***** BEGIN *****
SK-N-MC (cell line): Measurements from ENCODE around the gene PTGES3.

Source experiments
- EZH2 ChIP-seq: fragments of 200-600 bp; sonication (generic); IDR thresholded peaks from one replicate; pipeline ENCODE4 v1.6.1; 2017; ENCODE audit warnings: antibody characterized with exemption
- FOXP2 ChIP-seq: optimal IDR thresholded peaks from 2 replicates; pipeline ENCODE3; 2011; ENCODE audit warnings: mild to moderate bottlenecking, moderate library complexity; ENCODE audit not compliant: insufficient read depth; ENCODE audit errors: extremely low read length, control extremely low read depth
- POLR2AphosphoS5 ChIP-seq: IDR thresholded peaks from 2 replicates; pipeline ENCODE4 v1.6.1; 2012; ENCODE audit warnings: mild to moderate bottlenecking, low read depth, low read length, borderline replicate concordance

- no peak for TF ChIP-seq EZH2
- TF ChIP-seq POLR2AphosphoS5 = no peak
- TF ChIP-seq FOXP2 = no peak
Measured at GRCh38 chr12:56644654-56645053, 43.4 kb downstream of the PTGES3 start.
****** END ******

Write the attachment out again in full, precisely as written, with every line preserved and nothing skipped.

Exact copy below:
SK-N-MC (cell line): Measurements from ENCODE around the gene PTGES3.

Source experiments
- EZH2 ChIP-seq: fragments of 200-600 bp; sonication (generic); IDR thresholded peaks from one replicate; pipeline ENCODE4 v1.6.1; 2017; ENCODE audit warnings: antibody characterized with exemption
- FOXP2 ChIP-seq: optimal IDR thresholded peaks from 2 replicates; pipeline ENCODE3; 2011; ENCODE audit warnings: mild to moderate bottlenecking, moderate library complexity; ENCODE audit not compliant: insufficient read depth; ENCODE audit errors: extremely low read length, control extremely low read depth
- POLR2AphosphoS5 ChIP-seq: IDR thresholded peaks from 2 replicates; pipeline ENCODE4 v1.6.1; 2012; ENCODE audit warnings: mild to moderate bottlenecking, low read depth, low read length, borderline replicate concordance

- no peak for TF ChIP-seq EZH2
- TF ChIP-seq POLR2AphosphoS5 = no peak
- TF ChIP-seq FOXP2 = no peak
Measured at GRCh38 chr12:56644654-56645053, 43.4 kb downstream of the PTGES3 start.